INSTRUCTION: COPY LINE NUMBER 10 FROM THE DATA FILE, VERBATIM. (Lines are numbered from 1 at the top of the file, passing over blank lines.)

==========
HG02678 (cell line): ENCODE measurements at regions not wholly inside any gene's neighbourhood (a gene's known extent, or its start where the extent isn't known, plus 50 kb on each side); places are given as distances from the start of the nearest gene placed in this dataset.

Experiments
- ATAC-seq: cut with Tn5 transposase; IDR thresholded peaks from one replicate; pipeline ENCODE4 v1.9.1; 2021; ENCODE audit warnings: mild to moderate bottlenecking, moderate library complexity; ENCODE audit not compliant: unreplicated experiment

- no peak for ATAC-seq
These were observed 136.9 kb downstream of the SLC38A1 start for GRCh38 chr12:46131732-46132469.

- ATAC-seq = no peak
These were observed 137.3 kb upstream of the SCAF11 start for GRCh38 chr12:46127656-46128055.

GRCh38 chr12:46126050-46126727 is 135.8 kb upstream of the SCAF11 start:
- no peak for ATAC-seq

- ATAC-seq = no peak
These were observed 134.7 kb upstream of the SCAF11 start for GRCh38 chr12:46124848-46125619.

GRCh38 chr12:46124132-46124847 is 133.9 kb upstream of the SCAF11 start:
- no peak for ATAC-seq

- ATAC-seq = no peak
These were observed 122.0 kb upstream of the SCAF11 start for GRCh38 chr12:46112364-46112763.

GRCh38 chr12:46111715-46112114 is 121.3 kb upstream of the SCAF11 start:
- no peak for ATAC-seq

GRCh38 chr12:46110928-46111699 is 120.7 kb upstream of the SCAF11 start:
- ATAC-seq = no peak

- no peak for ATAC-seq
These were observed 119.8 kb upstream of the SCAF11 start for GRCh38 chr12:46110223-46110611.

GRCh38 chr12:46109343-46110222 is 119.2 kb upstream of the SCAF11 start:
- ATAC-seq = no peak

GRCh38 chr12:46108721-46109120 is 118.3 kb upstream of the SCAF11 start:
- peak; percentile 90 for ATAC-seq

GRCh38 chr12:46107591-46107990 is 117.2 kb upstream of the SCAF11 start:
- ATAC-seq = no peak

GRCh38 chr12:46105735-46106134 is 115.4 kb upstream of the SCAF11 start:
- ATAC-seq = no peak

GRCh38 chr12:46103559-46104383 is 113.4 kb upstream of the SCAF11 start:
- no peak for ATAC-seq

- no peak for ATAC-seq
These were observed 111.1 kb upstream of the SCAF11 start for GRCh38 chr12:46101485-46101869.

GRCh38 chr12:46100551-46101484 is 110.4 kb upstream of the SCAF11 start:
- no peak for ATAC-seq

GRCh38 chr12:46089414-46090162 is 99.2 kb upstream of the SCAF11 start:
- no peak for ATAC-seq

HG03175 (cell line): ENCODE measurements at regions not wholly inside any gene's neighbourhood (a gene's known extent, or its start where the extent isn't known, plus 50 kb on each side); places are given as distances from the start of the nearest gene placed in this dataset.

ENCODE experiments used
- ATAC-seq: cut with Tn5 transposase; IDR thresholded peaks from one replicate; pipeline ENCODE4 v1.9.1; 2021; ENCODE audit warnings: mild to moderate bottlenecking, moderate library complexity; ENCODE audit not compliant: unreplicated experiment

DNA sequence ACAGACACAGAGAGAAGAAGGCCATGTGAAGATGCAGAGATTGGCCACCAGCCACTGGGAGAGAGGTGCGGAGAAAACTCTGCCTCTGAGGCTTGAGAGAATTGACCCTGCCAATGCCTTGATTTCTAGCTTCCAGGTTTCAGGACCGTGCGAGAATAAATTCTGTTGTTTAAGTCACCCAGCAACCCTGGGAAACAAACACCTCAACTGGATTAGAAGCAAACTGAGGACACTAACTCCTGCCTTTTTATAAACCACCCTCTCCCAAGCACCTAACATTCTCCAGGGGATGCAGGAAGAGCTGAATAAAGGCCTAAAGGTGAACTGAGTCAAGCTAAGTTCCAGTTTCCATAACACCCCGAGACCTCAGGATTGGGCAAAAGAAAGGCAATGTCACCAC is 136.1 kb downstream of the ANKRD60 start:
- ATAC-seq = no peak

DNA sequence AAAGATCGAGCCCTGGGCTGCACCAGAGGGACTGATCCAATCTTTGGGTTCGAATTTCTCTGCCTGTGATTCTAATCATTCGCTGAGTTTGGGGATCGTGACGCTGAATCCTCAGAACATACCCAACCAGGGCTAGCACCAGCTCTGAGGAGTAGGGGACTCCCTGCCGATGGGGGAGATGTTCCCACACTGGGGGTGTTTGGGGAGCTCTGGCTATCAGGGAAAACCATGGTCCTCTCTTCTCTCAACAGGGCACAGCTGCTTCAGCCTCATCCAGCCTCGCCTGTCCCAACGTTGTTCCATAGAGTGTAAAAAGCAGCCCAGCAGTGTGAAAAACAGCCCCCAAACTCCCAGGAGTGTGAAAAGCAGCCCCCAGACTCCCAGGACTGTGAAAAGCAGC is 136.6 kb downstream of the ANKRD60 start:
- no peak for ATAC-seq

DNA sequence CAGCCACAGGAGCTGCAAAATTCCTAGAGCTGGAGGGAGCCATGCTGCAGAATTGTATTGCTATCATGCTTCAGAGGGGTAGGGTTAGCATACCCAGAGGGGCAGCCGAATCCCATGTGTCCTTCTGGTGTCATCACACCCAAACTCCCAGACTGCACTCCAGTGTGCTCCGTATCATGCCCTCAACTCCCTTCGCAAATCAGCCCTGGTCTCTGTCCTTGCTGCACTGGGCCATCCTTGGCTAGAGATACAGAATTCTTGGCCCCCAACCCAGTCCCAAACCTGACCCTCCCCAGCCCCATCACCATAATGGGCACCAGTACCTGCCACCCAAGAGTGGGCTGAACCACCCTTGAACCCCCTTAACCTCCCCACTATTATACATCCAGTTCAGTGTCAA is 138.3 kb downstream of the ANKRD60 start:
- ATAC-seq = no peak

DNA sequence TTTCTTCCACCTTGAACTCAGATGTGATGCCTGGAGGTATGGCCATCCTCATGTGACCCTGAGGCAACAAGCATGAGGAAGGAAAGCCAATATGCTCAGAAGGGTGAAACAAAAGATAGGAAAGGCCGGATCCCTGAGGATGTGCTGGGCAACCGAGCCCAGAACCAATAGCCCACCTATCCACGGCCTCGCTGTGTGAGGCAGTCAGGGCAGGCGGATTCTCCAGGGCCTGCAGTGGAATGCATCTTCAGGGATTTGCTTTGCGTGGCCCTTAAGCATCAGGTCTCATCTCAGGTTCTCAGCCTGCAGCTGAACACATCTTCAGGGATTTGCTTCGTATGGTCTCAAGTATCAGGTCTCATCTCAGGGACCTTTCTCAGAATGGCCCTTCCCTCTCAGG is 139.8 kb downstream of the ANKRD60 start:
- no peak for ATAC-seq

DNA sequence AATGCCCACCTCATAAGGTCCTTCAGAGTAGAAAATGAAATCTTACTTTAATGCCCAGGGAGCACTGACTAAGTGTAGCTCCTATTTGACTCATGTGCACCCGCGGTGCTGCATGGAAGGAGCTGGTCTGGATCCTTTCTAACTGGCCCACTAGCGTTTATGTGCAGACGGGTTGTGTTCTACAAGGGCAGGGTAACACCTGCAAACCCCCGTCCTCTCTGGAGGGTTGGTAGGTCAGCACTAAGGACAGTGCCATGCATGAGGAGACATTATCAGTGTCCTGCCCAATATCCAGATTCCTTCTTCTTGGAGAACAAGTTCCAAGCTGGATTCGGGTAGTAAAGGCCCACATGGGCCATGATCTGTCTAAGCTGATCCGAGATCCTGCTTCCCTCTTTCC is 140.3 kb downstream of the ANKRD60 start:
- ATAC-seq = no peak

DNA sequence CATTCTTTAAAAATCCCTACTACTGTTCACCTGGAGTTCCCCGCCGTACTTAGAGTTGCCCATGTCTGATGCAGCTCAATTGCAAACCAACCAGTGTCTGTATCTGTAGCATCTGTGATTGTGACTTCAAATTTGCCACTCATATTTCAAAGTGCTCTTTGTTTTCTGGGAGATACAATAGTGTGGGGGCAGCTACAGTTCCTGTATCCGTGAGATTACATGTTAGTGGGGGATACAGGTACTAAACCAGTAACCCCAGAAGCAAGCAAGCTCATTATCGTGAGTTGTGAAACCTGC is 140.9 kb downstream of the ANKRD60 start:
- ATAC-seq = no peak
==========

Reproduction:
- ATAC-seq = no peak